Readings on Cognitive Science

NYC HOLD: Honest Open Logical Decisions on Mathematics Education Reform

This page contains links to articles and news and opinion pieces that will be of interest to readers of the NYC HOLD web pages. The collection is edited and annotated by Bas Braams and NYC HOLD.


The Equivalence of Learning Paths in Early Science Education: Effects of Direct Instruction and Discovery Learning, by David Klahr and Milena Nigam, Psychological Science, 2004. "We found not only that many more children learned from direct instruction than from discovery learning, but also that when asked to make broader, richer scientific judgements the (many) children who learned about experimental design from direct instruction performed as well as those (few) children who discovered the method on their own"... [more] (PDF format)

Applications and Misapplications of Cognitive Psychology to Mathematics Education, by John R. Anderson, Lynne M. Reder, and Herbert A. Simon (1995?). A critical look at situated learning and constructivism. "Situated learning commonly advocates practices that lead to overly specific learning outcomes while constructivism advocates very inefficient learning and assessment procedures"... [more]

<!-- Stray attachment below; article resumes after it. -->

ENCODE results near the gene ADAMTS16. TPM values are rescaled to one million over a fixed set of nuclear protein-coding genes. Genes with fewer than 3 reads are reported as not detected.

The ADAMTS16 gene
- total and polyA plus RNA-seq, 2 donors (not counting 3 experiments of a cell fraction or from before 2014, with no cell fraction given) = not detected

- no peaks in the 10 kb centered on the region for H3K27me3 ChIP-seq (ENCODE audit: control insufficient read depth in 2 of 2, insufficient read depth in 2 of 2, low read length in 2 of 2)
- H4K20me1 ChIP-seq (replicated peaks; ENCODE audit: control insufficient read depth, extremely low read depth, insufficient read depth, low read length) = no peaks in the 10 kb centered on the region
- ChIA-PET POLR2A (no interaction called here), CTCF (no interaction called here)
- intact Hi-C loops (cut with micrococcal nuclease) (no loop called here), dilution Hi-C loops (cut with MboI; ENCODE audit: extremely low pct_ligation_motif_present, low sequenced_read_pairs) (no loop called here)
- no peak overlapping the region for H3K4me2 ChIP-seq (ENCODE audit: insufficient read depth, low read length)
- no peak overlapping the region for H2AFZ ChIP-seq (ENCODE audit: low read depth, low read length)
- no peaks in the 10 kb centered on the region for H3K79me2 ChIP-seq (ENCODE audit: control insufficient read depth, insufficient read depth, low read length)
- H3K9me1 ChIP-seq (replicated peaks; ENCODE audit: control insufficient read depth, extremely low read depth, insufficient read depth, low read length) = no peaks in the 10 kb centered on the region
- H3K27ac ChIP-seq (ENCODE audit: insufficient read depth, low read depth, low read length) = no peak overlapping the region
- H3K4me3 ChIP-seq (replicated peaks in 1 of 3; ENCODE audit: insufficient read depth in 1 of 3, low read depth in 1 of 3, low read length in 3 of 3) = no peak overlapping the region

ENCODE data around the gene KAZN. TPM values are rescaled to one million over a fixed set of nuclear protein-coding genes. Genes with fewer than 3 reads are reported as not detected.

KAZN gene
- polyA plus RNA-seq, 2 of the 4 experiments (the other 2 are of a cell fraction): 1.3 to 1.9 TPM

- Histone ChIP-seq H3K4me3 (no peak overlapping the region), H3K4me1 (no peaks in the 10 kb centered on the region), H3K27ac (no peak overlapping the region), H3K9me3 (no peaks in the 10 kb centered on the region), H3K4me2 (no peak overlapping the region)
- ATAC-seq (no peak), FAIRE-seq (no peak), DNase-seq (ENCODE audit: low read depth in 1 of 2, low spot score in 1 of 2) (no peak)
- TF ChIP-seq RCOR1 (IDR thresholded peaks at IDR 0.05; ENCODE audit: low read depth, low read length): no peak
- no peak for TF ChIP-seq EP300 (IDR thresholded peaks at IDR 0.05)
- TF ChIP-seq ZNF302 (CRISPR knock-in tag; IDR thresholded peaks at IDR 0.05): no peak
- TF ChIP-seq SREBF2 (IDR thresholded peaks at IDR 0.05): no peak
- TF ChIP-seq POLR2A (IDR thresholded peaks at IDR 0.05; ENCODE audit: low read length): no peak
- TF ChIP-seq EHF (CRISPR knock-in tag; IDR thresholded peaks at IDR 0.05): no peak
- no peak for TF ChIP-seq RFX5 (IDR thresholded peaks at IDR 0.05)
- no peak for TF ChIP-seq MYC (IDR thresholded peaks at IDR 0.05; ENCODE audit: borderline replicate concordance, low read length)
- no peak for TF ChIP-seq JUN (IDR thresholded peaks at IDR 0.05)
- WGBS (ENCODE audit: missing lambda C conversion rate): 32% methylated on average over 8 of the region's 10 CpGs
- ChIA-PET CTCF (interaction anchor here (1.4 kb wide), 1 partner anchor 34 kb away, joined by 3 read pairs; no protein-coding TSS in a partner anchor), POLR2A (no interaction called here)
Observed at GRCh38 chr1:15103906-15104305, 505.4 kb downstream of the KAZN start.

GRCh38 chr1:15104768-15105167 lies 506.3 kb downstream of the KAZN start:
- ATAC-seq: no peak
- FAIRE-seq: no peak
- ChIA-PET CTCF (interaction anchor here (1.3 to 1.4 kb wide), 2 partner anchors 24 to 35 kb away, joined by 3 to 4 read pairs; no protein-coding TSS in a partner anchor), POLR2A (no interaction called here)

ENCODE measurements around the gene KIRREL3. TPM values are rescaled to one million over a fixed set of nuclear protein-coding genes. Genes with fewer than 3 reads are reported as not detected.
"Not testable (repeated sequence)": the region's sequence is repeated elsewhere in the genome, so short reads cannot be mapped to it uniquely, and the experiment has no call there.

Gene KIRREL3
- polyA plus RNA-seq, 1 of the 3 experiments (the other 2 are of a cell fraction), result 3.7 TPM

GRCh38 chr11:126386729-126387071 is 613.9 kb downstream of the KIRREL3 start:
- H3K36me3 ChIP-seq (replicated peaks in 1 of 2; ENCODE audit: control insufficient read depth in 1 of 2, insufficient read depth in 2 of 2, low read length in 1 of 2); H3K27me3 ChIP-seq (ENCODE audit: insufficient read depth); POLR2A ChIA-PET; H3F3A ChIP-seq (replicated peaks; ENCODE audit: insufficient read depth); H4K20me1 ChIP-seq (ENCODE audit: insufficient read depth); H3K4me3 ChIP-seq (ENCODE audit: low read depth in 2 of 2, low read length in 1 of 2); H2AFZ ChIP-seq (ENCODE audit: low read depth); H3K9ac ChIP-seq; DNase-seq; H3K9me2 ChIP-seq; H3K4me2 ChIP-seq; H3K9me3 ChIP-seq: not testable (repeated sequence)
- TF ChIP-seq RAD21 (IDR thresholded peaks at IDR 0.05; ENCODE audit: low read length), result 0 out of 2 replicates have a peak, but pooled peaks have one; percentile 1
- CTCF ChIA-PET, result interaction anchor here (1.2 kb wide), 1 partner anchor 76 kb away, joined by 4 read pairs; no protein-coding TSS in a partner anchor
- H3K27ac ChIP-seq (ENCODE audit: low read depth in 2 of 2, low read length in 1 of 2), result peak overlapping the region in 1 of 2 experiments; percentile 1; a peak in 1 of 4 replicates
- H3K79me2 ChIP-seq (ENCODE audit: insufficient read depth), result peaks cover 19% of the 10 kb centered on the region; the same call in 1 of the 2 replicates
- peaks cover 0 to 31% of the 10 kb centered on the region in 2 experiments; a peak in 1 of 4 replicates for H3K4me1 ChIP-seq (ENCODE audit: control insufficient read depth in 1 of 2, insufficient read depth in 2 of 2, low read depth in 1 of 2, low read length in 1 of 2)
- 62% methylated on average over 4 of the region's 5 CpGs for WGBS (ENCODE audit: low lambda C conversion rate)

Ask the Cognitive Scientist, a column by Daniel T. Willingham in the AFT magazine The American Educator. Sample titles: Practice Makes Perfect - But Only If You Practice Beyond the Point of Perfection... [more]; Why Students Think They Understand - When They Don't... [more]; The Privileged Status of Story... [more]; Students Remember...What They Think About... [more]; Allocating Student Study Time, "Massed" versus "Distributed" Practice... [more]

News and Views

Related Collections

Maintained by NYC HOLD

Math and Science Curriculum
Philosophy of Education
Standards and Assessment
Education Research
Education Policy

Maintained by Others

Illinois Loop, by Kevin Killion. Articles are organized thematically under these headings: Reading; Literature; Math; Science; Computers; Social Studies; Art and Music; Projects vs. Learning; Tests and Assessment; Textbooks; Homework; and several others.

Bastiaan J. Braams
Courant Institute of Mathematical Sciences
New York University